The Tarlton Law Library’s physical facility, including Special Collections, is closed until further notice. Tarlton’s librarians and staff remain actively engaged in providing library services. Student tech support (email@example.com) and faculty and student reference assistance (https://tarlton.law.utexas.edu/email) will be available during business hours. Students can also consult our Library and Technology Support FAQ (https://tarlton.law.utexas.edu/student-remote) for most frequently needed information.
Limited information is available on the Maya property system. Communal lands were owned by the nobles and ruling class, and were worked by commoners. Commoner families were also permitted to own small parcels of land that they used for subsistence agriculture. This land could be passed down to the owner's sons. Commoners were required to pay tribute to the ruler, their local elite lords, and to the gods in the form of labor, goods, offerings, and a portion of their harvests from their communal and private lands. They were also required to work on annual labor projects, such as building temples, palaces, and causeways.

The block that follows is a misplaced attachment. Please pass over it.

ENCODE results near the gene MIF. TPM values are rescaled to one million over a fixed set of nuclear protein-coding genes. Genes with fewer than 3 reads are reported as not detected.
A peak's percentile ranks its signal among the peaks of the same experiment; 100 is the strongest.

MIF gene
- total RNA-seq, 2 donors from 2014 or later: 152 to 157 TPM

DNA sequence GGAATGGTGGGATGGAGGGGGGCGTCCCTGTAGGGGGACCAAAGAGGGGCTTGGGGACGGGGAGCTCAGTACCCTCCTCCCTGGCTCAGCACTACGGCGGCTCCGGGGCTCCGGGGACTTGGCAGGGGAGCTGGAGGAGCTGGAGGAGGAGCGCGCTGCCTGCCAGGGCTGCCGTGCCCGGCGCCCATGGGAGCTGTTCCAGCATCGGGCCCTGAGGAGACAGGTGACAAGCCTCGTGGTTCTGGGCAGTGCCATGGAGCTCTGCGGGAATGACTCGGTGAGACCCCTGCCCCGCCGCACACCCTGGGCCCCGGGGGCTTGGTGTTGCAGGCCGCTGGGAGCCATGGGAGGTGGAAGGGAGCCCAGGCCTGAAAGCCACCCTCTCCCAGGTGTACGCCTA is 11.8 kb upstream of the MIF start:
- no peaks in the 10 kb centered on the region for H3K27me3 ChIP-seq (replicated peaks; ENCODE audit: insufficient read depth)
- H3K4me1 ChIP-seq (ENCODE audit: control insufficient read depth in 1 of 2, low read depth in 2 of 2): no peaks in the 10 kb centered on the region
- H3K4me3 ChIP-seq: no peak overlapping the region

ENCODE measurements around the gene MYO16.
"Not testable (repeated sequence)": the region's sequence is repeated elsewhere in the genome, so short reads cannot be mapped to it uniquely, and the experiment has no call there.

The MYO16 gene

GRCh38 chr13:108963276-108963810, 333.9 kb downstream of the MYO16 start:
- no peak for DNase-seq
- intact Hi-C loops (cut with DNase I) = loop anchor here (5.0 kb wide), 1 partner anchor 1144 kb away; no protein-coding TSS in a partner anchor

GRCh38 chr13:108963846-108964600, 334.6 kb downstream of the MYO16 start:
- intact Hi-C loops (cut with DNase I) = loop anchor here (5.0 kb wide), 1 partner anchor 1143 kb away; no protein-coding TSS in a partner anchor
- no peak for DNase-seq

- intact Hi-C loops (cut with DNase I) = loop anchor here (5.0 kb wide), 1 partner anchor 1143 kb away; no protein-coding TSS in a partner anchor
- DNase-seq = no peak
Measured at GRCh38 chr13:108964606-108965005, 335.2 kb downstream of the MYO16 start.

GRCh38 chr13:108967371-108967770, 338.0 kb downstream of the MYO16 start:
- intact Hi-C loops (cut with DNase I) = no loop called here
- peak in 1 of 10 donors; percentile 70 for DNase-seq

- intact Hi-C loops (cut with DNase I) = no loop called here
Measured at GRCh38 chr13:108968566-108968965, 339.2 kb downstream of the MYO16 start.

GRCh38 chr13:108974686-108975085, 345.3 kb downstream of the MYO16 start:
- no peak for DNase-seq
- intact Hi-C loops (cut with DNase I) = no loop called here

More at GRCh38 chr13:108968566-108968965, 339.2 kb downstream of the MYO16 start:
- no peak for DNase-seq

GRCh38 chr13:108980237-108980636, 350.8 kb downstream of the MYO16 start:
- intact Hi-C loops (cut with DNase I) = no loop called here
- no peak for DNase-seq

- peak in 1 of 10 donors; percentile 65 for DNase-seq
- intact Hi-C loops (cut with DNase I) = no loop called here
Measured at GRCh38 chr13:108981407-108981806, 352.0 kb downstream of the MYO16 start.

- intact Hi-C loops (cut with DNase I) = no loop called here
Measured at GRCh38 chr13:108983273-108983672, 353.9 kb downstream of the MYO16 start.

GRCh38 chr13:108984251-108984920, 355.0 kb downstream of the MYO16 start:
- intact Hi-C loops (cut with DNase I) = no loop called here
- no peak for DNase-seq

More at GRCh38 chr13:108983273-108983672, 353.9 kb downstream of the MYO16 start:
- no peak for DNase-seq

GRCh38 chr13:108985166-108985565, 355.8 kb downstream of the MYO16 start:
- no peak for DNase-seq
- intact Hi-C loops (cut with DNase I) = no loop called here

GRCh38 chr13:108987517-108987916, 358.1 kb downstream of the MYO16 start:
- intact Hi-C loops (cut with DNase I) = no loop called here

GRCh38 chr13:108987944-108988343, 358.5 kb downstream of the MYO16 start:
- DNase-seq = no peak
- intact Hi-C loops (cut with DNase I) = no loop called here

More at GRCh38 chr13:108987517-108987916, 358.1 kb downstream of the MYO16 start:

In addition to the agricultural industry, the Maya produced cacao, cotton, salt, honey, dye, and other exotic goods for trade. The Maya had traveling merchants, but very little is known about them. There is evidence that they traded across the Maya region and Central Mexico, and conducted trade by sea. The Maya had markets to sell their surplus crops, but it is not known how the markets functioned or were governed. The Maya did have a currency system, and used cacao beans, gold, copper bells, jade, and oyster shell beads as forms of money. Counterfeiting was a problem, and occurred when unscrupulous individuals removed the flesh of cacao beans and replaced it with avocado rinds or dirt. The Maya additionally conducted business using the barter system.
The Maya used contracts, which were formalized when the parties drank balché (a mild alcoholic drink) in front of witnesses. Interest was not charged on loans and there were no criminal penalties for going into debt. Individuals who could not pay their debts would become slaves of the people who they owed money to. If a debtor passed away, his family would assume responsiblity for paying his debts.
Sources: Foster (2002), Salcedo Flores (2009), and Sharer (1996).
Image Information: Payment of tribute to Maya ruler (Reents-Budet, ceramic vase).